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Young couple breaks into backgrounding business

Progressive Cattleman Writer Carrie Veselka Published on 24 February 2017
Rodney and Sadie Derstein work together

With the recent downturn in market prices, producers are looking for ways to add value to their calves before they hit the market. One alternative is backgrounding. Cimarron River Cattle Company, a custom feeding operation near Kismet, Kansas, specializes in backgrounding calves and preparing them for the feedlot.

Cimarron River is run by Rodney Derstein and his wife, Sadie. Their specialty is providing a smooth transition from ranch to feedlot while providing the best chance for lighter and smaller claves to grow up to a competitive feeder weight.

“People send their lighter, usually high-risk calves to us, kind of like sending your child to daycare,” says Rodney Derstein. “We do all the vaccinations and mainly get them started and get them healthy so they can go on to the next stage, whether that be grass or straight to the feedyard, or even out to wheat. It’s just a short phase to bring in cattle and get them straightened out so that they know what a feedbunk is and what a feed truck is and get them healthy.”

Derstein says they usually have about 1,500 head on the lot at a time, as well as any pasture cattle they take on during the winter months. Their specialty of bringing lighter calves up to a better feeder weight before shipping them off to a feedyard gives them an opportunity to operate in a niche market. “We’re out here in western Kansas where there’s a lot of feedyards,” Derstein says, “and we saw the opportunity to be out here in a drier climate with these feedyards – all of their customers are able to buy lighter calves and maybe make them work a little bit better than trying to buy a feeder to take straight to the feedyard.”

treating a beef cow

Derstein says he and his wife try to provide quality care and feed to their calves, which is sometimes a step up from a producer readying calves from the market on their own. “We have a consulting vet and a consulting nutritionist, and we try to provide the best quality care and atmosphere for those cattle, so I guess we try and be the best there is out there and try and do as good a job as if the cattle were our own,” Derstein says. “We try to use the best vaccines and the best feed out there – where in a traditional setting, they might not have that available to them.”

The Dersteins try to give their calves the best start possible as soon as they get off the truck. When calves arrive, they are greeted by a clean pen, fresh water and long-stem hay in the feedbunk. “We feed twice a day, first thing in the morning, then again at about noontime,” says Derstein. “Depending on how far those animals come, we typically let them rest for however long they’re on the truck, and then we will process those cattle.”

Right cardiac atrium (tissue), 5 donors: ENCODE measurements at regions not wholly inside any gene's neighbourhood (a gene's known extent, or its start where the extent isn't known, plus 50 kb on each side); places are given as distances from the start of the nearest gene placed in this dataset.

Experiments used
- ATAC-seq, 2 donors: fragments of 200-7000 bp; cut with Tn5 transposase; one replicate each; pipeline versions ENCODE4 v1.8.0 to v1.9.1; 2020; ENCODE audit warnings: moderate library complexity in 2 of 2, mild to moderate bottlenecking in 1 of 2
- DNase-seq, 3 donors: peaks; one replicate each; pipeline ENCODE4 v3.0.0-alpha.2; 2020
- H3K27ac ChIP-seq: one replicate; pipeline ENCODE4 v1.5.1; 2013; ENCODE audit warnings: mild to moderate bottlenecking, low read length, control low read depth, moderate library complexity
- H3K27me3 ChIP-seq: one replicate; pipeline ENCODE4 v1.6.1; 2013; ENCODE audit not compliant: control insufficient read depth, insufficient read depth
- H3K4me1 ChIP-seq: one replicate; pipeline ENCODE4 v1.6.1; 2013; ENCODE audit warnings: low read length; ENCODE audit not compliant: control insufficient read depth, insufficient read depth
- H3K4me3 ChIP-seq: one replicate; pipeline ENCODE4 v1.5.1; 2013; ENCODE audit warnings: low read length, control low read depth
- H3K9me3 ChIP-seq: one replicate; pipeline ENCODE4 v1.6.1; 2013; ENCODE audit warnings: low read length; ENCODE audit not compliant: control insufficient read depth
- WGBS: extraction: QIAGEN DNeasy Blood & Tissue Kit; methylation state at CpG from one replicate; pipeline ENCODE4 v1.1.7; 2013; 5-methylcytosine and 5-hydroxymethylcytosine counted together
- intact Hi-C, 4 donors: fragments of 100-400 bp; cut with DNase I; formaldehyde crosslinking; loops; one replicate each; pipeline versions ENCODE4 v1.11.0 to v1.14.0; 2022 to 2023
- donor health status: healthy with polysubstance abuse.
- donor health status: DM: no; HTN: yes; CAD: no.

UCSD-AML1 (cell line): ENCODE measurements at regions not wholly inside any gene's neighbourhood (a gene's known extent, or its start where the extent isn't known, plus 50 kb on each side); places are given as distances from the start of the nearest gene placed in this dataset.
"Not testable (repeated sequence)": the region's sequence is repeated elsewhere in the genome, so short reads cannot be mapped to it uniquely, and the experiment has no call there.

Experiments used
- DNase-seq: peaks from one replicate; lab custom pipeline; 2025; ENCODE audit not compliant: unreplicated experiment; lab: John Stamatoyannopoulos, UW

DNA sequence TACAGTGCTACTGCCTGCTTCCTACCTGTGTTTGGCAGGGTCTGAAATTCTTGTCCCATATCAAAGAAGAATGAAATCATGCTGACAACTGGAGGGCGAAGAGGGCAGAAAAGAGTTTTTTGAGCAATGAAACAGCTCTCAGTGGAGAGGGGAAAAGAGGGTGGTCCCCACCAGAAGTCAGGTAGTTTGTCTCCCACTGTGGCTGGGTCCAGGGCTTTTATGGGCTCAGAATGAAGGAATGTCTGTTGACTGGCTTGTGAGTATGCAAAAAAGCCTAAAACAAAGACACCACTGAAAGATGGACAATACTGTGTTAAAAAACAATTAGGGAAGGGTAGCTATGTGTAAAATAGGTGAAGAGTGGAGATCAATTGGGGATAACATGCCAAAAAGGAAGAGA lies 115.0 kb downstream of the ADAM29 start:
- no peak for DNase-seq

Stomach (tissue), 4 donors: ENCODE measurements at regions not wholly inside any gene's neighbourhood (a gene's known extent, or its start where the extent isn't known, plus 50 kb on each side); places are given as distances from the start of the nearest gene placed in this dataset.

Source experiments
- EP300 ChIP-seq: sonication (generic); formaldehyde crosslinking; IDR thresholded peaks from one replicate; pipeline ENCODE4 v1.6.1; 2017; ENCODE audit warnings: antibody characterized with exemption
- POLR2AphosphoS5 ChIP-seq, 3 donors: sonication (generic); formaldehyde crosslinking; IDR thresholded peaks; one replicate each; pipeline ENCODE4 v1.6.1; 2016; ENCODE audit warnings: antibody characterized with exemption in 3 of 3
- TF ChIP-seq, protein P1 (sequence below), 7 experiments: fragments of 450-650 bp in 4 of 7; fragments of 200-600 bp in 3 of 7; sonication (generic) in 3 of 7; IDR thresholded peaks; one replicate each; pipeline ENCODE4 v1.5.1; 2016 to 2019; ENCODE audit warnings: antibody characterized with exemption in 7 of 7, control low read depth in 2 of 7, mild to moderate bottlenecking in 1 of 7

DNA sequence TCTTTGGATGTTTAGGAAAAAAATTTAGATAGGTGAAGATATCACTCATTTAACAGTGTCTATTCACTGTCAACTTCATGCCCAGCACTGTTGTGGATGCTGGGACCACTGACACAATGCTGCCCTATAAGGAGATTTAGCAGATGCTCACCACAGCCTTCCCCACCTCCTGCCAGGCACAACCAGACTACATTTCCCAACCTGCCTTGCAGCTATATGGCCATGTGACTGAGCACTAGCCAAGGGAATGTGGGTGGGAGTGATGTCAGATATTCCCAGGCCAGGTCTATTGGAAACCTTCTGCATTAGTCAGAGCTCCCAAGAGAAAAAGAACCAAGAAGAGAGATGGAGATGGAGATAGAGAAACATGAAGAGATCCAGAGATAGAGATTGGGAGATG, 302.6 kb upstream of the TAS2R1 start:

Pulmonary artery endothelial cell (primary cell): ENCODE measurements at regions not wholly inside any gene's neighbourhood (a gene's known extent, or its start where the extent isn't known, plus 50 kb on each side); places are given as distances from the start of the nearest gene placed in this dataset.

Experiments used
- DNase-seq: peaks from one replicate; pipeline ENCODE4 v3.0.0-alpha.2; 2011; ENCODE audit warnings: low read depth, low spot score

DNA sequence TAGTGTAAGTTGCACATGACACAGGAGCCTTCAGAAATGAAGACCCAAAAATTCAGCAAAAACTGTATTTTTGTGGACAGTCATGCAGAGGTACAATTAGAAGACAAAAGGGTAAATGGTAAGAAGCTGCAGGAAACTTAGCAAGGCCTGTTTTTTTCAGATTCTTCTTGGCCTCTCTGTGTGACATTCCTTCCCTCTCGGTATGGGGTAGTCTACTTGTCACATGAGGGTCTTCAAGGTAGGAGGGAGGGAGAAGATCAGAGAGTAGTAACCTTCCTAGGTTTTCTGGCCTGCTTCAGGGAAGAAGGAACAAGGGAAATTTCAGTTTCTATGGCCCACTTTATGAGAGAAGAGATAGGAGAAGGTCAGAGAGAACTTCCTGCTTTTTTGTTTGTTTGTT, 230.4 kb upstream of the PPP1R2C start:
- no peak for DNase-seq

The Dersteins vaccinate and re-tag the calves, dehorn or cut calves if necessary, then test every calf for persistent infections. “We like to PI test everything because we can likely terminate sickness if we do that.”

Derstein says each group that comes in gets its own personalized feed program. “We rely on where those animals are from. Any information that we have on them is definitely helpful,” says Derstein. “We treat every set of animals individually. We pick different protocols for each set that comes in.”

beef calves

Derstein says that it’s hard to put an actual value on backgrounding a calf rather than taking it to a feedyard because there are so many variables that come into play. He says factors like the origin of the cow, starting size and weight, and how healthy the calf is affect how it will perform. “It’s hard to put an actual number on it, just because there is a lot more work required compared to the average feedyard because it takes a lot more time. You want to look at those calves more often just because you want to be able to catch anything that’s not feeling good earlier so that your vaccines have a better chance of working for that calf.”

Derstein says that running the feedlot since he and his wife bought it in 2014 has been an interesting learning experience. The market has been tough the past few years, which has cut into their business. “Nobody’s really wanting to buy a calf if you can’t really pencil it to make any money,” Derstein says. “It’s difficult, but hopefully the market finds some stability soon.”

Derstein says that breaking into the industry has also been tough, but he is not discouraged. “It’s a small industry and definitely a reputation-driven industry, so I feel like the longer we’re in it, the more people will hear about us,” he says. “I’m sure there’s others out there who have things figured out, and we always just strive to do the best we can, and I guess that’s about all anybody can ask for.”  end mark

Carrie Veselka
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PHOTO 1: Rodney and Sadie Derstein work together to make sure each group of calves gets the best care.

PHOTO 2: The Dersteins also handle vaccinations and other “finish work” before sending the calves along to the next stage.

PHOTO 3: The Dersteins put together a customized feed and care program for each new group of calves they receive. Photos by Alyssa Henry.